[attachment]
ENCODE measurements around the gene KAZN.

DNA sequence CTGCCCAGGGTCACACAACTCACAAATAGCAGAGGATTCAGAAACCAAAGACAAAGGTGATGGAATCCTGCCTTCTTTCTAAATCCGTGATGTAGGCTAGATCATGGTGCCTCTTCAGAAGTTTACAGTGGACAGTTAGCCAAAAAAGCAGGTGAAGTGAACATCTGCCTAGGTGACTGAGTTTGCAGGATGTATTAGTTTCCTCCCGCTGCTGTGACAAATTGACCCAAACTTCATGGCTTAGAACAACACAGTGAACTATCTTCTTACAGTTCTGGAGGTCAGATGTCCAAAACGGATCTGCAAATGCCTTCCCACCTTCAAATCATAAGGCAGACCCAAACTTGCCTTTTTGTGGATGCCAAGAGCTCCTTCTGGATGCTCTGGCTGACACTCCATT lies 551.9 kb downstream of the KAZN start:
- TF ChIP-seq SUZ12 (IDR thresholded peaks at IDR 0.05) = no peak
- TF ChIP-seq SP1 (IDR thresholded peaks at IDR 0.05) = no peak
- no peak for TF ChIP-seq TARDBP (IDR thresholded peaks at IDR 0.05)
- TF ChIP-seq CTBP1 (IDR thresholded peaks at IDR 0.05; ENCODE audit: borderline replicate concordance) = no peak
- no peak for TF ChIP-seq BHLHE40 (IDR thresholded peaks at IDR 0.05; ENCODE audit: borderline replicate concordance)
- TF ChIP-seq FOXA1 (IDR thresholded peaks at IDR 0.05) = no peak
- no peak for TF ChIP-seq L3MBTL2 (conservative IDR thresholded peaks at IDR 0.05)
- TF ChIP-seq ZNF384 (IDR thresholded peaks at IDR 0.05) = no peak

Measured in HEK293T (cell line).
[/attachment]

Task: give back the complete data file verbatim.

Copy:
ENCODE measurements around the gene KAZN.

DNA sequence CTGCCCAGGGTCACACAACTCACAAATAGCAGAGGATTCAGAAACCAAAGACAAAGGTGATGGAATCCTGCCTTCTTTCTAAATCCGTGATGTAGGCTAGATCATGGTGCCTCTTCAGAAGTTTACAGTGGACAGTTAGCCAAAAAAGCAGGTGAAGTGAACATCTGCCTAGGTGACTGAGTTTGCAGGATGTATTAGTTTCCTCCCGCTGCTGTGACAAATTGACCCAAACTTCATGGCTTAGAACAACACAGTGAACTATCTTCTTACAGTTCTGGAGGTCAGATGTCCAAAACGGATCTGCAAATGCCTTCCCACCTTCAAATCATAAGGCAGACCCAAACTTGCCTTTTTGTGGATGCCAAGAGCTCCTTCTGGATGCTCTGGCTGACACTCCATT lies 551.9 kb downstream of the KAZN start:
- TF ChIP-seq SUZ12 (IDR thresholded peaks at IDR 0.05) = no peak
- TF ChIP-seq SP1 (IDR thresholded peaks at IDR 0.05) = no peak
- no peak for TF ChIP-seq TARDBP (IDR thresholded peaks at IDR 0.05)
- TF ChIP-seq CTBP1 (IDR thresholded peaks at IDR 0.05; ENCODE audit: borderline replicate concordance) = no peak
- no peak for TF ChIP-seq BHLHE40 (IDR thresholded peaks at IDR 0.05; ENCODE audit: borderline replicate concordance)
- TF ChIP-seq FOXA1 (IDR thresholded peaks at IDR 0.05) = no peak
- no peak for TF ChIP-seq L3MBTL2 (conservative IDR thresholded peaks at IDR 0.05)
- TF ChIP-seq ZNF384 (IDR thresholded peaks at IDR 0.05) = no peak

Measured in HEK293T (cell line).